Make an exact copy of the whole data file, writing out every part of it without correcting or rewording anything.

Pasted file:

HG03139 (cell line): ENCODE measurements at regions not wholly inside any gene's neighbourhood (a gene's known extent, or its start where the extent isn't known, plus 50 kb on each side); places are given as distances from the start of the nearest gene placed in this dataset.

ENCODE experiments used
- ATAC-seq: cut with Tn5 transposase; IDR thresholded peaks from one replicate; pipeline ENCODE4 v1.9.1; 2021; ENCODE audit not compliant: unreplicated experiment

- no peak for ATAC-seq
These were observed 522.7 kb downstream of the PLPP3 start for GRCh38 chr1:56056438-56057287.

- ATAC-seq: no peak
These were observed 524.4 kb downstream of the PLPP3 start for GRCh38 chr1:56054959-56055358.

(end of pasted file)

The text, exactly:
HG03139 (cell line): ENCODE measurements at regions not wholly inside any gene's neighbourhood (a gene's known extent, or its start where the extent isn't known, plus 50 kb on each side); places are given as distances from the start of the nearest gene placed in this dataset.

ENCODE experiments used
- ATAC-seq: cut with Tn5 transposase; IDR thresholded peaks from one replicate; pipeline ENCODE4 v1.9.1; 2021; ENCODE audit not compliant: unreplicated experiment

- no peak for ATAC-seq
These were observed 522.7 kb downstream of the PLPP3 start for GRCh38 chr1:56056438-56057287.

- ATAC-seq: no peak
These were observed 524.4 kb downstream of the PLPP3 start for GRCh38 chr1:56054959-56055358.